Every few months we take a look back at all the short topics we’ve wanted to cover but haven’t had the time. Well, now’s the time. On this episode we take a quick look a several diverse topics. We start off by discussing categorical thinking and its impact on velocity based training, energy systems, and other areas of training. Then we look at genetic testing, training speed, EMGs, FMS, and several other topics.
Highlights and Quotes
This week’s episode started with a discussion on categorical thinking inspired by Robert Sapolsky’s new book. We then let the coversation go from there.
- 1:00 – Looking at the recent swimming world championships and the state of swimming post-Phelps.
- 4:00 – A look at Behave: The Biology of Humans at Our Best and Worst, the new book from Why Zebras Don’t Get Ulcers author Robert Sapolsky.
- 4:30 – The downside of categorical thinking:
- 6:30 – Velocity based training and categorical thinking. “Does your body know that when you move slightly faster I am working a different type of strength? “
- 10:00 – Energy systems training and categorical thinking. “Remember when training energy systems: you can’t train just one energy system. “
- 14:00 – Where does “triphasic training” come from?
- 17:30 – Measuring muscle activities through EMGs. “What does EMG activity mean? Not all activity is the same. Is the muscle singing or screaming? “
- 20:00 – The latest on FMS. “The outcome of a movement screen should help you determine where you should dial up and dial down an athlete’s training on a continuum. “
- 22:45 – Thoughts on training speed. “You cannot train speed with high volumes. Train speed in, not out. ” You also have to respect inter- and intra-session rest in developing speed.
- 27:30 – Olympic lifting as a tool to train coordination.
- 28:30 – Genetic testing to determine future athletic potential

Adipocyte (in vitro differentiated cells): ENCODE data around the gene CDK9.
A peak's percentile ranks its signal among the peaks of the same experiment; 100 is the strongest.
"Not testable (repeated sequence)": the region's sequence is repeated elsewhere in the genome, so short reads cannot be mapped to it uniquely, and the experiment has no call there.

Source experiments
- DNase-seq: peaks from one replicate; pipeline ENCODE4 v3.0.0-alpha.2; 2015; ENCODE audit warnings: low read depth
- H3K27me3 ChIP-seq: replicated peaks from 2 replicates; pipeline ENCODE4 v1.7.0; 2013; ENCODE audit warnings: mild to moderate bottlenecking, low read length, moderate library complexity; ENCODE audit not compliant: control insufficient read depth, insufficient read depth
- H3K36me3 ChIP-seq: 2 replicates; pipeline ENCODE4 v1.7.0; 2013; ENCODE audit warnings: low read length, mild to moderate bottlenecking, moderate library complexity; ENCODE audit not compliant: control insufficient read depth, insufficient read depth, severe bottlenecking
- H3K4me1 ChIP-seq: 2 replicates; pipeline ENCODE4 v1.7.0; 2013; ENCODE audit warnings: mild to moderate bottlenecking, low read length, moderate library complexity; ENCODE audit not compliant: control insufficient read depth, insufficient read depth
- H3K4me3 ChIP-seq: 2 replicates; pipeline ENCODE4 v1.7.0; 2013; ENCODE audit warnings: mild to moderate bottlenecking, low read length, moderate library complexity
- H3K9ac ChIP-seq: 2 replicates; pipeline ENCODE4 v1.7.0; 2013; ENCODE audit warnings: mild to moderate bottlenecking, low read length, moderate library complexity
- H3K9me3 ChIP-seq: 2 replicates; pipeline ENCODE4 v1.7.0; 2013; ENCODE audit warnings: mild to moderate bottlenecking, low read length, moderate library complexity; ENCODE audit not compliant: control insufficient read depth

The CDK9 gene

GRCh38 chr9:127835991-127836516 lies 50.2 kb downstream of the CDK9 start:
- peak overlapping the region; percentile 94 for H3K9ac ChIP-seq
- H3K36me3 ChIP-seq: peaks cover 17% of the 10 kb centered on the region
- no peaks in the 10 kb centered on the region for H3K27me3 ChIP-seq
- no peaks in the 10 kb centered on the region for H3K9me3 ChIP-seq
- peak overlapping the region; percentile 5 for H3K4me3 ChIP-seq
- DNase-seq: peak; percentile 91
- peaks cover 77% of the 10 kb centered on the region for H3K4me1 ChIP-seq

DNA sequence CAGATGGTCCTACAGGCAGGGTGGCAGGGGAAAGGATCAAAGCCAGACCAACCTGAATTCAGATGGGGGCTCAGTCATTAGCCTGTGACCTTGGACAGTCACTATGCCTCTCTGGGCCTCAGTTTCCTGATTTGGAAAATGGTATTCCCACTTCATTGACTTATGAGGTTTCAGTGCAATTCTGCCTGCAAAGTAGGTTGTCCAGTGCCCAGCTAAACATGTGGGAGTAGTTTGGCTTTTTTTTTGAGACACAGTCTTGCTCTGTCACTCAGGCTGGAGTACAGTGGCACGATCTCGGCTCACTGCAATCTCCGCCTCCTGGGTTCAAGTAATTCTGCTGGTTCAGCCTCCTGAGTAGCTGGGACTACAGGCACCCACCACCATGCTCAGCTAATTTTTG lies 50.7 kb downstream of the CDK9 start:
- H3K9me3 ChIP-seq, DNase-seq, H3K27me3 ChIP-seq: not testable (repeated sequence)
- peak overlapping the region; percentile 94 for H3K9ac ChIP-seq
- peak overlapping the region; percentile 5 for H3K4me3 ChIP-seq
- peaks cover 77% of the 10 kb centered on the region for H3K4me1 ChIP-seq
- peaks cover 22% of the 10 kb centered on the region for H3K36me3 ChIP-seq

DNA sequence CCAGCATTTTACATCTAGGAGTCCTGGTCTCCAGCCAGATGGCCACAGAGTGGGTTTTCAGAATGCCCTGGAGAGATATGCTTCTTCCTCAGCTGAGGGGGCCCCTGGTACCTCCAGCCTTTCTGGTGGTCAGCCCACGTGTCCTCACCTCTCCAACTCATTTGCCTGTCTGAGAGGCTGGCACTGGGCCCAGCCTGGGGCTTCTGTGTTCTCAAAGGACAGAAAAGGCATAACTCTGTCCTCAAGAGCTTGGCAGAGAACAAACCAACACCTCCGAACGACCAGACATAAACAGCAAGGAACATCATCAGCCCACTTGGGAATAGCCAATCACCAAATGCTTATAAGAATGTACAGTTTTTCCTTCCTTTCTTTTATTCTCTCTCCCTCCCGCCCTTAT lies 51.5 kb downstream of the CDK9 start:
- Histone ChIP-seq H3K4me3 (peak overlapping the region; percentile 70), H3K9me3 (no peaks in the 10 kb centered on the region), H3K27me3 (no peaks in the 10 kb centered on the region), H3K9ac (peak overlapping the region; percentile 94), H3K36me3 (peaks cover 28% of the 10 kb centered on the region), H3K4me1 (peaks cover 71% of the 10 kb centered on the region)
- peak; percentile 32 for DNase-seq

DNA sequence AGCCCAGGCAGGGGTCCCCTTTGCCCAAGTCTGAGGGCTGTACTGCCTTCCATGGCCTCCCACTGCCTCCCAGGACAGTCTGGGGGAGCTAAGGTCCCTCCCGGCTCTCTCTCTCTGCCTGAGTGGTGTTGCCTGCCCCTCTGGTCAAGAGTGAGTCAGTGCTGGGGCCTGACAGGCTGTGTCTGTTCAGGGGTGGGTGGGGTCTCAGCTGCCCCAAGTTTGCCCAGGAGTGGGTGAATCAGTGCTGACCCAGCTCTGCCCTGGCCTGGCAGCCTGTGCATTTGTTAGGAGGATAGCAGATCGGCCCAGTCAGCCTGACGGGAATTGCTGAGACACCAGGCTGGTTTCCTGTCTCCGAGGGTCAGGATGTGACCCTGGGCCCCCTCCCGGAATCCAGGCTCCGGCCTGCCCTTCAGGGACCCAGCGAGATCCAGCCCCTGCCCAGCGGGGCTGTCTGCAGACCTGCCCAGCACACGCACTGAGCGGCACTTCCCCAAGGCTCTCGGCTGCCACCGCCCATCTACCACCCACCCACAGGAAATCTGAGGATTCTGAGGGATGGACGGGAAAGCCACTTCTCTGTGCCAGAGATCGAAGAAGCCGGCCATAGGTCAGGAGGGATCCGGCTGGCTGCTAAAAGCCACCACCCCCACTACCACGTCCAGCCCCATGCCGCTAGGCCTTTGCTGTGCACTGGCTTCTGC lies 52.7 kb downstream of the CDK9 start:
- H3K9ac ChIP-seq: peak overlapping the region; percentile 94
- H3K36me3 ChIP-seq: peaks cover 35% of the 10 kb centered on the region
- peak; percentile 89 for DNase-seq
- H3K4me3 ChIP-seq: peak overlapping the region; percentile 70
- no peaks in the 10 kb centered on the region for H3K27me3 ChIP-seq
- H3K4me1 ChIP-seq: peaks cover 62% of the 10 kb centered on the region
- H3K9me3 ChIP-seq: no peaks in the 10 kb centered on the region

- 31:30 – The eye test: “The eye test can be more effective than sophisticated measurements; sometimes you see things with the eyes before they show up in tests. “
To hear more about these topics you can listen to the full episode above. If you like what you hear on the GAINcast, don’t forget to give us a review and subscribe on iTunes.
The following links were referenced in the podcast or provide some additional reading material on the topic:
- Don’t forget to join HMMR Plus. Sign up and get access to numerous webinars, online meetups, articles, our sports science newsletter, and more. We are also brought to you by GAIN. GAIN Swimming will take place in September. Learn more about it here.
- Craig Pickering recently reviewed Sapolsky’s book and looked at how the biology of behavior impacts performance.
- You can learn more about Triphasic Training: A systematic approach to elite speed and explosive strength performance here. As we discussed in GAINcsat 48, we are all standing on the shoulders of giants. In this case one of them is Jean-Pierre Egger. For more about Egger’s methods and a translation of the Werner Günthör training video, check out our resources on him or our interview with him.
- For more about the role of genetics in performance, read David Epstein’s great book The Sports Gene: Inside the Science of Extraordinary Athletic Performance. We wrote about the boo herek. For an example of how complex the genome is, read this NPR article about trying to identify height through genetics.
- There are also several other episodes on both of our podcasts which further discuss the topics mentioned today. GAINcast 64 also covered odds and ends. GAINcast 16 covers training speed. On the HMMR Podcast Episode 32 discusses movement screens (Vern has also written about the topic), Episode 15 looks at velocity-based training, and Episode 17 discusses the topic with Professor Bryan Mann. Jonas Sahratian discussed Olympic lifting and coordination on last week’s Episode 112. Vern also covered that topic on GAINcast 26